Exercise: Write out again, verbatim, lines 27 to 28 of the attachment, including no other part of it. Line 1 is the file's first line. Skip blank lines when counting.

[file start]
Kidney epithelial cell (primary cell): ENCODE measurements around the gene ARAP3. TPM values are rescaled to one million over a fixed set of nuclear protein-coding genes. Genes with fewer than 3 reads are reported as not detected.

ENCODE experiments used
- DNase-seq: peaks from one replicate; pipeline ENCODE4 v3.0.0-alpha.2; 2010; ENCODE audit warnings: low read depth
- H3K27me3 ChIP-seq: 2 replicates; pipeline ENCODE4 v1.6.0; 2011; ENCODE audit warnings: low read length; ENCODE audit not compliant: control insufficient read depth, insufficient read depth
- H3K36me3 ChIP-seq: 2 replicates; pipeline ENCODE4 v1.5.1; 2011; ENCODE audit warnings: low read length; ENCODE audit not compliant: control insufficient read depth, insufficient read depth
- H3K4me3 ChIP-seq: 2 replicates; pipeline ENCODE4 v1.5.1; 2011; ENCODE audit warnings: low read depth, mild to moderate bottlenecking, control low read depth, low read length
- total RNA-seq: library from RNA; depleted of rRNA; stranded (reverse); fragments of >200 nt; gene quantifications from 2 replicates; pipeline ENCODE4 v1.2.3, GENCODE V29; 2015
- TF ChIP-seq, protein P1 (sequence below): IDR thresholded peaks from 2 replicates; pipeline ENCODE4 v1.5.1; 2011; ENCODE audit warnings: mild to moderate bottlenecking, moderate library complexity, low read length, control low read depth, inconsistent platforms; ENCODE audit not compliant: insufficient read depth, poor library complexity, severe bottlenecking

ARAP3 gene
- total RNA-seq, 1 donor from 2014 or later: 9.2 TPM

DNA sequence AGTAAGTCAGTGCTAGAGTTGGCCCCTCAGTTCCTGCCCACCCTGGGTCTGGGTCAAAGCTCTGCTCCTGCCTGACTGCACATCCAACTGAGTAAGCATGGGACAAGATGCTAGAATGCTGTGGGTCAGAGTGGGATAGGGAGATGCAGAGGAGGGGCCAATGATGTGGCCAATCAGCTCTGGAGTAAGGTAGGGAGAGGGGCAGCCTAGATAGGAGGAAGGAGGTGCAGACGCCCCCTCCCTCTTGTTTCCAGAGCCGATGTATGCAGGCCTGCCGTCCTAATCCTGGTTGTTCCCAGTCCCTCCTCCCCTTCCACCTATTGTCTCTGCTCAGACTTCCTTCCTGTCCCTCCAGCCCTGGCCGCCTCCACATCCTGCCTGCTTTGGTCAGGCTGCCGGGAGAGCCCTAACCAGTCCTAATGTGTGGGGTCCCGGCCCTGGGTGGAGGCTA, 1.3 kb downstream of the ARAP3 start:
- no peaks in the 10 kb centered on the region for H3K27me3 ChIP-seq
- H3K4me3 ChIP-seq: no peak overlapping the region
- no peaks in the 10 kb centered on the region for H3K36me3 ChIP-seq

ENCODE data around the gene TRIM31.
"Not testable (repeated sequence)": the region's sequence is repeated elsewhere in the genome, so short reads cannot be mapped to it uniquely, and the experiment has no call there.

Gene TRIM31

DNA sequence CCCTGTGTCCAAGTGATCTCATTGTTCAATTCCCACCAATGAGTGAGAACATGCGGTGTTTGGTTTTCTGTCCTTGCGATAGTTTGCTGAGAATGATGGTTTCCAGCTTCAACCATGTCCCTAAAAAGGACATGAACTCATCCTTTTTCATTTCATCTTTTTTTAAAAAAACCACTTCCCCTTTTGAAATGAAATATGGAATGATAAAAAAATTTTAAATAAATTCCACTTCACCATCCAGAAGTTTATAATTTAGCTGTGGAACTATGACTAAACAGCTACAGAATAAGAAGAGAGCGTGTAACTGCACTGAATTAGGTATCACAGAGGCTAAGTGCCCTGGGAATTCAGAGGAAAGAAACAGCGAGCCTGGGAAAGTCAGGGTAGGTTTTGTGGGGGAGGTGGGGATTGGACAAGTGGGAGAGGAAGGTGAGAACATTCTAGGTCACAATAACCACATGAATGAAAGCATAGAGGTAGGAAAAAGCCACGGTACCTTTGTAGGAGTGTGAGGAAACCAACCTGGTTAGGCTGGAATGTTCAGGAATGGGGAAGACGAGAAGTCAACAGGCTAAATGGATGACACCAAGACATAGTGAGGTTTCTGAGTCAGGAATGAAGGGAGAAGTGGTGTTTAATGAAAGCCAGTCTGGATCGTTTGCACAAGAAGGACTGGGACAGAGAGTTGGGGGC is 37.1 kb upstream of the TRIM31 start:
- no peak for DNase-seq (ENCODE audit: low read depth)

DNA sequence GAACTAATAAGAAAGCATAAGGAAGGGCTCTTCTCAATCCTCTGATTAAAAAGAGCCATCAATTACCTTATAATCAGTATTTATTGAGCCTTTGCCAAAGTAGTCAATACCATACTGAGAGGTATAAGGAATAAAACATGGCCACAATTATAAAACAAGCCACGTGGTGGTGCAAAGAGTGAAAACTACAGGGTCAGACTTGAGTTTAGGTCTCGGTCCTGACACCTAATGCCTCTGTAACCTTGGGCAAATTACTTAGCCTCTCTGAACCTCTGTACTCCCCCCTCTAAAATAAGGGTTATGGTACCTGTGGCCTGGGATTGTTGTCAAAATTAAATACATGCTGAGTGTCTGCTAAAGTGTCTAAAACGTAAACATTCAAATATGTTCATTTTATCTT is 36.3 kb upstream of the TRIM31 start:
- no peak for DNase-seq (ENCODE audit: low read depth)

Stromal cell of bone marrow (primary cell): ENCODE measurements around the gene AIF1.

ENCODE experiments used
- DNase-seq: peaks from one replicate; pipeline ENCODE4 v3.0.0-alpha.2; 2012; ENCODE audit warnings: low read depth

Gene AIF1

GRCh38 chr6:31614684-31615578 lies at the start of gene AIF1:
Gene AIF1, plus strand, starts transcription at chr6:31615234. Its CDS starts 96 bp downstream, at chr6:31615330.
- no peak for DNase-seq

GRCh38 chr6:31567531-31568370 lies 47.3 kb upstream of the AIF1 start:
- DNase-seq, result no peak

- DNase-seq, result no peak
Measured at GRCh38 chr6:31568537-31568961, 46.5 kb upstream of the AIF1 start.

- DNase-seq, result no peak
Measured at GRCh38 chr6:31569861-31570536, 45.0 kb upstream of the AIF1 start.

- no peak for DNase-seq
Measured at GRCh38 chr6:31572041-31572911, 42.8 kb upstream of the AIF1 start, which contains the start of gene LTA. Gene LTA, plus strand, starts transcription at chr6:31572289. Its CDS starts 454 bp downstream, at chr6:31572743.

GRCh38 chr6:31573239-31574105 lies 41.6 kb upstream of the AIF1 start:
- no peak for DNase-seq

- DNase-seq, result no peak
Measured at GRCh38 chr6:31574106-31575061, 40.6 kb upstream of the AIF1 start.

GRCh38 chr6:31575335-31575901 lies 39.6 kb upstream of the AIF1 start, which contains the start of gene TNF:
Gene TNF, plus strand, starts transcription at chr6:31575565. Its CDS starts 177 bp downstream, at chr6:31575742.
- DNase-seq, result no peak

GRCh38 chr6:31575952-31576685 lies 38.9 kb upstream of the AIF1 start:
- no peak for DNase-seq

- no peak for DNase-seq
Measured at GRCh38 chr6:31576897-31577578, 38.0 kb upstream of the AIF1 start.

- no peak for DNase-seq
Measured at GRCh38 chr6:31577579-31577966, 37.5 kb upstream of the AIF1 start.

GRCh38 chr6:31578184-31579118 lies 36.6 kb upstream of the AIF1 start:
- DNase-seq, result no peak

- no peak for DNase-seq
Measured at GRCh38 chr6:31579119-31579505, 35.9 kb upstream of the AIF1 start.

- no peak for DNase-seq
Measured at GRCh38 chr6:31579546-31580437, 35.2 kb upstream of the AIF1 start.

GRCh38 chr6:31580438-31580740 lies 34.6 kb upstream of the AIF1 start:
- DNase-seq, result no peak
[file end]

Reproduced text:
Gene AIF1, plus strand, starts transcription at chr6:31615234. Its CDS starts 96 bp downstream, at chr6:31615330.
- no peak for DNase-seq